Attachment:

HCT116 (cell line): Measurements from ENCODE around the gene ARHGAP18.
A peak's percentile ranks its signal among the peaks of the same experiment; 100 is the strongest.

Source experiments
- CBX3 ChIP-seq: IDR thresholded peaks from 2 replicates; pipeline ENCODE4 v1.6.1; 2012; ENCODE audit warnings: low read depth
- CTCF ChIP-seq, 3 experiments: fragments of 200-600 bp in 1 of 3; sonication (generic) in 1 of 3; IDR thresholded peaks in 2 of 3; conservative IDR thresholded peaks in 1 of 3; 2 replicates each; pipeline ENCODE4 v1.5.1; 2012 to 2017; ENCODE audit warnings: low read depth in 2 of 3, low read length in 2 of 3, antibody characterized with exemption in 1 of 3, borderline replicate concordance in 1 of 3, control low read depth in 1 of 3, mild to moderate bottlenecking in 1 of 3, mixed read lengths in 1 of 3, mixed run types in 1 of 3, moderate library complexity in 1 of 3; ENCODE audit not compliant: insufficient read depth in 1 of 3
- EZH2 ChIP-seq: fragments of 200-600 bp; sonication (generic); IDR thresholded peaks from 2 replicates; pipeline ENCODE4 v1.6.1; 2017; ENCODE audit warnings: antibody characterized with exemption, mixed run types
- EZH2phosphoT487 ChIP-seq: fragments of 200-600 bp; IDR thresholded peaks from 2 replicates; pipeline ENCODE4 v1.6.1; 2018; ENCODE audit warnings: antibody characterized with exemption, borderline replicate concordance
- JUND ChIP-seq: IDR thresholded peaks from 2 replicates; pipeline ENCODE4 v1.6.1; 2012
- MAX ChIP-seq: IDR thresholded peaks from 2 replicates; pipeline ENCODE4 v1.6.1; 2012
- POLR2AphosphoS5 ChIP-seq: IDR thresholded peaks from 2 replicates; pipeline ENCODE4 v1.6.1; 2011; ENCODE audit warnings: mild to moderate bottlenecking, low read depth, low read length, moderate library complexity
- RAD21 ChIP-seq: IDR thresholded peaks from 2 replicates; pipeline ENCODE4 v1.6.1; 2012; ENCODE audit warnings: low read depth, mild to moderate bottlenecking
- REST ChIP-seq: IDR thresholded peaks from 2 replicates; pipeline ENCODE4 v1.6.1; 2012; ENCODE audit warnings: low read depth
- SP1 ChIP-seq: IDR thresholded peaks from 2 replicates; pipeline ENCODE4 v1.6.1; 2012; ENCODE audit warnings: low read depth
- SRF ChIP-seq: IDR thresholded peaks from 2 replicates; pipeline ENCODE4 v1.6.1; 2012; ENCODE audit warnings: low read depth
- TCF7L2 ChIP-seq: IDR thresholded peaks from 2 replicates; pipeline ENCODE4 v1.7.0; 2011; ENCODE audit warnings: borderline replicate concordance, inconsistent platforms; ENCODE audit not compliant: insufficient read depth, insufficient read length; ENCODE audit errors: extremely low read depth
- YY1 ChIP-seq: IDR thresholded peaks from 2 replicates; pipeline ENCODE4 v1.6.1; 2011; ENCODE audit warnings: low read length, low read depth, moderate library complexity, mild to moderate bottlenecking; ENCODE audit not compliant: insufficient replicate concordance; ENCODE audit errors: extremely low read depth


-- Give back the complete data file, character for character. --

HCT116 (cell line): Measurements from ENCODE around the gene ARHGAP18.
A peak's percentile ranks its signal among the peaks of the same experiment; 100 is the strongest.

Source experiments
- CBX3 ChIP-seq: IDR thresholded peaks from 2 replicates; pipeline ENCODE4 v1.6.1; 2012; ENCODE audit warnings: low read depth
- CTCF ChIP-seq, 3 experiments: fragments of 200-600 bp in 1 of 3; sonication (generic) in 1 of 3; IDR thresholded peaks in 2 of 3; conservative IDR thresholded peaks in 1 of 3; 2 replicates each; pipeline ENCODE4 v1.5.1; 2012 to 2017; ENCODE audit warnings: low read depth in 2 of 3, low read length in 2 of 3, antibody characterized with exemption in 1 of 3, borderline replicate concordance in 1 of 3, control low read depth in 1 of 3, mild to moderate bottlenecking in 1 of 3, mixed read lengths in 1 of 3, mixed run types in 1 of 3, moderate library complexity in 1 of 3; ENCODE audit not compliant: insufficient read depth in 1 of 3
- EZH2 ChIP-seq: fragments of 200-600 bp; sonication (generic); IDR thresholded peaks from 2 replicates; pipeline ENCODE4 v1.6.1; 2017; ENCODE audit warnings: antibody characterized with exemption, mixed run types
- EZH2phosphoT487 ChIP-seq: fragments of 200-600 bp; IDR thresholded peaks from 2 replicates; pipeline ENCODE4 v1.6.1; 2018; ENCODE audit warnings: antibody characterized with exemption, borderline replicate concordance
- JUND ChIP-seq: IDR thresholded peaks from 2 replicates; pipeline ENCODE4 v1.6.1; 2012
- MAX ChIP-seq: IDR thresholded peaks from 2 replicates; pipeline ENCODE4 v1.6.1; 2012
- POLR2AphosphoS5 ChIP-seq: IDR thresholded peaks from 2 replicates; pipeline ENCODE4 v1.6.1; 2011; ENCODE audit warnings: mild to moderate bottlenecking, low read depth, low read length, moderate library complexity
- RAD21 ChIP-seq: IDR thresholded peaks from 2 replicates; pipeline ENCODE4 v1.6.1; 2012; ENCODE audit warnings: low read depth, mild to moderate bottlenecking
- REST ChIP-seq: IDR thresholded peaks from 2 replicates; pipeline ENCODE4 v1.6.1; 2012; ENCODE audit warnings: low read depth
- SP1 ChIP-seq: IDR thresholded peaks from 2 replicates; pipeline ENCODE4 v1.6.1; 2012; ENCODE audit warnings: low read depth
- SRF ChIP-seq: IDR thresholded peaks from 2 replicates; pipeline ENCODE4 v1.6.1; 2012; ENCODE audit warnings: low read depth
- TCF7L2 ChIP-seq: IDR thresholded peaks from 2 replicates; pipeline ENCODE4 v1.7.0; 2011; ENCODE audit warnings: borderline replicate concordance, inconsistent platforms; ENCODE audit not compliant: insufficient read depth, insufficient read length; ENCODE audit errors: extremely low read depth
- YY1 ChIP-seq: IDR thresholded peaks from 2 replicates; pipeline ENCODE4 v1.6.1; 2011; ENCODE audit warnings: low read length, low read depth, moderate library complexity, mild to moderate bottlenecking; ENCODE audit not compliant: insufficient replicate concordance; ENCODE audit errors: extremely low read depth